A further object of this invention is to provide a new and novel distortion limiting circuit for an amplifier system which automatically limits distortion due to transient intermodulation in the power amplifier output signal, which is simple and inexpensive in construction, which utilizes readily available component parts and which is capable of prolonged use without adjustment or maintenance.
The objects of the invention and other related objects are accomplished by the provision of an amplifier system which includes an operational amplifier having an input port, a feedback port, and a output port for providing a output signal together with means for feeding an input signal to the amplifier input port. A gain stage is connected to the amplifier output port for amplifying the output signal from the amplifier and a feedback network is connected between this gain stage and the amplifier feedback port. Circuit means are connected between the output port and the feedback port of the amplifier which reduce the slew rate recovery time of the amplifier upon the presence of a non-linear condition to thereby reduce the amount of transient intermodulation distortion in the system.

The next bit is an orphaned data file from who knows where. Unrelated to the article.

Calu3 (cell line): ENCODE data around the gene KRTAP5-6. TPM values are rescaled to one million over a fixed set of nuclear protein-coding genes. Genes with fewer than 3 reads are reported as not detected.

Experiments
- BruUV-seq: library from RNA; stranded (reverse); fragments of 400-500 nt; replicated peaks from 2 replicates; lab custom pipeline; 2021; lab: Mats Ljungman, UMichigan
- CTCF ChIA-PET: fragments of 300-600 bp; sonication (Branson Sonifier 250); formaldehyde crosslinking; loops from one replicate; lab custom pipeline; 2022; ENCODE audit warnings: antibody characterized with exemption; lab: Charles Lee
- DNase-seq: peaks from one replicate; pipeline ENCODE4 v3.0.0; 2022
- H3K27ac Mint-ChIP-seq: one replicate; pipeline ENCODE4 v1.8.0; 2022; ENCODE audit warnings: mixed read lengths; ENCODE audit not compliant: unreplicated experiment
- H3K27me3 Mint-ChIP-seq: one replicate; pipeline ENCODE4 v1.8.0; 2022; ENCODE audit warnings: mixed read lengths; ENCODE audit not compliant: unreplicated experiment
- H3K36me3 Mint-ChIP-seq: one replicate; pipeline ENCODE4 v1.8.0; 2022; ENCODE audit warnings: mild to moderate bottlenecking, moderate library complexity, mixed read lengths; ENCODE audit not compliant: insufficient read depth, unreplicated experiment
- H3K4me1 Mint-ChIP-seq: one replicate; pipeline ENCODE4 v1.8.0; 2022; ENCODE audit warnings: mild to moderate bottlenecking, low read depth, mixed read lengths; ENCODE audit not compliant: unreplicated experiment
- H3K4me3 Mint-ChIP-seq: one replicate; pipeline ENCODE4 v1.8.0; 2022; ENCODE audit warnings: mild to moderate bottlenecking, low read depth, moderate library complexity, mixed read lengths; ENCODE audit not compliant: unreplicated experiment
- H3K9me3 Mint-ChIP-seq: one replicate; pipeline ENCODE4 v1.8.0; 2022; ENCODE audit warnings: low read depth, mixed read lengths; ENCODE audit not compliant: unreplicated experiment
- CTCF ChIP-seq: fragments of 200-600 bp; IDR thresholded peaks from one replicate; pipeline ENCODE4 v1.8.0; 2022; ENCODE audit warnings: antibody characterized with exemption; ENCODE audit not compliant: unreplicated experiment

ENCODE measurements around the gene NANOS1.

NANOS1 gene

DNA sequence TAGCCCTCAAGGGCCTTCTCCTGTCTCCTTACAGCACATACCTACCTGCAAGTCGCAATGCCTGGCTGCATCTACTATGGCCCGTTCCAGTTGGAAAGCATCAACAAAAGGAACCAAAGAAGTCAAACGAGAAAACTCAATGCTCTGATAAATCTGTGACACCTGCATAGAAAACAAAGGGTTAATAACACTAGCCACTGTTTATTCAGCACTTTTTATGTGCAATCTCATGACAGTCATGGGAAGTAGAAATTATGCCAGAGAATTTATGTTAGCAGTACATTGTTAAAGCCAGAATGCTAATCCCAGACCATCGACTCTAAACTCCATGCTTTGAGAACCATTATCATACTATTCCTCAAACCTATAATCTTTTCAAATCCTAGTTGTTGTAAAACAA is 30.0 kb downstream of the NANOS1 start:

The invention will be better understood as well as further objects and advantages thereof will become more apparent from the ensuing detailed description of the preferred embodiment when taken in conjunction with the drawing.
The single FIGURE of the drawing is a schematic diagram of an amplifier system incorporating the distortion limiting circuit of the invention.
Referring now to the single FIGURE of the drawing, there is shown an amplifier system incorporating the distortion limiting feature of the invention which is provided with an input terminal 11 by means of which an input signal is applied to the system. The input terminal 11 is connected through a potentiometer 12 to a coupling capacitor 13 and through a resistor 14 to the noninverting input 16 of an input buffer amplifier 17. Resistor 18 is connected at one side between capacitor 13 and resistor 14 and at the other side to ground.
Buffer amplifier 17 has an output terminal 19 connected in a feedback path by means of conductor 21 including a resistor 15 to the inverting input 22.
The output 19 of buffer amplifier 17 is connected by means of the conductor 32 through a coupling capacitor 33 to the non-inverting input 34 of an input balance amplifier 36, the input 34 being also connected to ground by means of resistor 37. The input balance amplifier 36, is provided with an inverting input port 38 and an output port 39, the inverting input 38 forming the feedback port for the entire amplifier system.